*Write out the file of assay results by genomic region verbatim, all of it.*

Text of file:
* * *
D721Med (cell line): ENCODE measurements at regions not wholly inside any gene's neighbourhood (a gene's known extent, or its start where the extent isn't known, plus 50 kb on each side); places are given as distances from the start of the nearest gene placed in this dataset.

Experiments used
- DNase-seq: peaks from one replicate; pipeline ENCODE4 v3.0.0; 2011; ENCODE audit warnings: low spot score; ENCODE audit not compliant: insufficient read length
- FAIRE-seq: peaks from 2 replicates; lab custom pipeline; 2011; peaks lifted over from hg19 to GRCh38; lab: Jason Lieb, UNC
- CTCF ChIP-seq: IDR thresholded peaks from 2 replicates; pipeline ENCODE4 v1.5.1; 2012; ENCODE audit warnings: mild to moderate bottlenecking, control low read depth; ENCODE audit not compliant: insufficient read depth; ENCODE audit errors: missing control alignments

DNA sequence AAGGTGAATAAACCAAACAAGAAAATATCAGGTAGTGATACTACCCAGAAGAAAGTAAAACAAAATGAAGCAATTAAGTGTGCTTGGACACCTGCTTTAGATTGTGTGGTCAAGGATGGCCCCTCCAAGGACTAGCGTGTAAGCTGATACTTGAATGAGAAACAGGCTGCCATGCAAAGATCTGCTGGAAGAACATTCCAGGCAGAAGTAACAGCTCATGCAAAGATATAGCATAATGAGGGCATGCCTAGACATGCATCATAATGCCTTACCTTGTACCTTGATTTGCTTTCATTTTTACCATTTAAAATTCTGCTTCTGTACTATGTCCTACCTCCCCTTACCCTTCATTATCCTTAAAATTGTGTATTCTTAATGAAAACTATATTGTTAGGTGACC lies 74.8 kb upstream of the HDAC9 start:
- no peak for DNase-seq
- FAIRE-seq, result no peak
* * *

D721Med (cell line): ENCODE measurements at regions not wholly inside any gene's neighbourhood (a gene's known extent, or its start where the extent isn't known, plus 50 kb on each side); places are given as distances from the start of the nearest gene placed in this dataset.

Experiments used
- DNase-seq: peaks from one replicate; pipeline ENCODE4 v3.0.0; 2011; ENCODE audit warnings: low spot score; ENCODE audit not compliant: insufficient read length
- FAIRE-seq: peaks from 2 replicates; lab custom pipeline; 2011; peaks lifted over from hg19 to GRCh38; lab: Jason Lieb, UNC
- CTCF ChIP-seq: IDR thresholded peaks from 2 replicates; pipeline ENCODE4 v1.5.1; 2012; ENCODE audit warnings: mild to moderate bottlenecking, control low read depth; ENCODE audit not compliant: insufficient read depth; ENCODE audit errors: missing control alignments

DNA sequence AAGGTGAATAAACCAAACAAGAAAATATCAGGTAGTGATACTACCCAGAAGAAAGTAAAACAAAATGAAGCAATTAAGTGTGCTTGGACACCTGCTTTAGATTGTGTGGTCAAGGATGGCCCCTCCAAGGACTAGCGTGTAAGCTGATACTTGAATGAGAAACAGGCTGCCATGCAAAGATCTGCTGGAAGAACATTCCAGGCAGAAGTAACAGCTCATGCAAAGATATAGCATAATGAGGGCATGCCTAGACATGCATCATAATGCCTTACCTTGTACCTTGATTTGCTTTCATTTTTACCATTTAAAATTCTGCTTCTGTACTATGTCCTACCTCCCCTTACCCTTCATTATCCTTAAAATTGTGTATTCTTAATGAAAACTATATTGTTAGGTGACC lies 74.8 kb upstream of the HDAC9 start:
- no peak for DNase-seq
- FAIRE-seq, result no peak